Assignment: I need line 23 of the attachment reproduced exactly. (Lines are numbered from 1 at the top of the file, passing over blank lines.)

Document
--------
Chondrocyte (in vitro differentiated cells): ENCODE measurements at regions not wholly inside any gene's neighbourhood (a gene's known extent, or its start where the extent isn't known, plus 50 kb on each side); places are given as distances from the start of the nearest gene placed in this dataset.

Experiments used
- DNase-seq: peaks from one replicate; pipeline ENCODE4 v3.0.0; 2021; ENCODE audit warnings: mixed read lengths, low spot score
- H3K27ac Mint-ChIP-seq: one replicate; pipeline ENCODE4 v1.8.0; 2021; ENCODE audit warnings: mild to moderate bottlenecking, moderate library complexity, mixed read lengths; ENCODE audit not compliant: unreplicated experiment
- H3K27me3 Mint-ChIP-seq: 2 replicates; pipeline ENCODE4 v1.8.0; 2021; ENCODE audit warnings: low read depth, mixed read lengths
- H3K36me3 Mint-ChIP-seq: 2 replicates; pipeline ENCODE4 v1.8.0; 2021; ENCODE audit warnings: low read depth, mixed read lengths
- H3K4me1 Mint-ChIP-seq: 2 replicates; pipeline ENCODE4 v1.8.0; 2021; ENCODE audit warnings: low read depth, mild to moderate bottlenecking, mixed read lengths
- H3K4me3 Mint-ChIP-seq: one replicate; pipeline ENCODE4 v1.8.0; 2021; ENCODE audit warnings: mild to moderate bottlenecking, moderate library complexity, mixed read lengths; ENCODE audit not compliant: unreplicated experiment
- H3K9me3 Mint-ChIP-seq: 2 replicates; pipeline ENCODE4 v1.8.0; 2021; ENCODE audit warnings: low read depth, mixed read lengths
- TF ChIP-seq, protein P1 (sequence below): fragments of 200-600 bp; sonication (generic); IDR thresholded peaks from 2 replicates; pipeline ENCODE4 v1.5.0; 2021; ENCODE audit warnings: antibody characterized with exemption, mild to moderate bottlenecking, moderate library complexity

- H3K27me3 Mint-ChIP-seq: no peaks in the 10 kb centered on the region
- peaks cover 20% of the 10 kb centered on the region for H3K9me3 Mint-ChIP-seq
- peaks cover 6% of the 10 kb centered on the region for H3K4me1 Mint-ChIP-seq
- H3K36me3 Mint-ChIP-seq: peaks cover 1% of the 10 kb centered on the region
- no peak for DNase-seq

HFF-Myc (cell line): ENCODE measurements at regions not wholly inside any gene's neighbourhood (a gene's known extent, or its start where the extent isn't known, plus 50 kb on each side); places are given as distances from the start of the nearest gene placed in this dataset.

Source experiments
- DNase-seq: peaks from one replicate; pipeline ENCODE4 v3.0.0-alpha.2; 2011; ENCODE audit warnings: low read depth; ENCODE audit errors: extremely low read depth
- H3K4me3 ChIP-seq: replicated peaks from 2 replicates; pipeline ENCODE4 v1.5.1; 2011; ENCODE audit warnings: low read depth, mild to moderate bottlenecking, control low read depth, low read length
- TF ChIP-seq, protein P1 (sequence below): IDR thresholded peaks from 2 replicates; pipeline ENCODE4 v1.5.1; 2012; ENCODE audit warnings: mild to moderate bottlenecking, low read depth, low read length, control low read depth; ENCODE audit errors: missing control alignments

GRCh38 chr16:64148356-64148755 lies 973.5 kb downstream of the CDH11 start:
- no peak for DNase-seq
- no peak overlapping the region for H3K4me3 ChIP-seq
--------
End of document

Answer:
- no peak overlapping the region for H3K4me3 ChIP-seq